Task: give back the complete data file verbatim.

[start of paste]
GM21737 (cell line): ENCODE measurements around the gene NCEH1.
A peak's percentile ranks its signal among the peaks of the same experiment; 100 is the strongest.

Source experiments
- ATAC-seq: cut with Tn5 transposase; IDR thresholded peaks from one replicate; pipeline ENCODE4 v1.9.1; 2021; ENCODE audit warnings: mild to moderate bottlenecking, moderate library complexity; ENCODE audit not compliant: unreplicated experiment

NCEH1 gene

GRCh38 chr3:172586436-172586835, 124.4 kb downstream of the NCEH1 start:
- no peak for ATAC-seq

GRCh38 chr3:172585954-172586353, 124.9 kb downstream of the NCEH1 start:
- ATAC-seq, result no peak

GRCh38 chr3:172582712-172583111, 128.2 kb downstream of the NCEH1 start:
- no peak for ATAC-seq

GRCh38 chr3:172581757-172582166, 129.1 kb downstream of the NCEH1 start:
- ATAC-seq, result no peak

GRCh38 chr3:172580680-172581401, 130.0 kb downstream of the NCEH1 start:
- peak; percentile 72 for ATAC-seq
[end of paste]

GM21737 (cell line): ENCODE measurements around the gene NCEH1.
A peak's percentile ranks its signal among the peaks of the same experiment; 100 is the strongest.

Source experiments
- ATAC-seq: cut with Tn5 transposase; IDR thresholded peaks from one replicate; pipeline ENCODE4 v1.9.1; 2021; ENCODE audit warnings: mild to moderate bottlenecking, moderate library complexity; ENCODE audit not compliant: unreplicated experiment

NCEH1 gene

GRCh38 chr3:172586436-172586835, 124.4 kb downstream of the NCEH1 start:
- no peak for ATAC-seq

GRCh38 chr3:172585954-172586353, 124.9 kb downstream of the NCEH1 start:
- ATAC-seq, result no peak

GRCh38 chr3:172582712-172583111, 128.2 kb downstream of the NCEH1 start:
- no peak for ATAC-seq

GRCh38 chr3:172581757-172582166, 129.1 kb downstream of the NCEH1 start:
- ATAC-seq, result no peak

GRCh38 chr3:172580680-172581401, 130.0 kb downstream of the NCEH1 start:
- peak; percentile 72 for ATAC-seq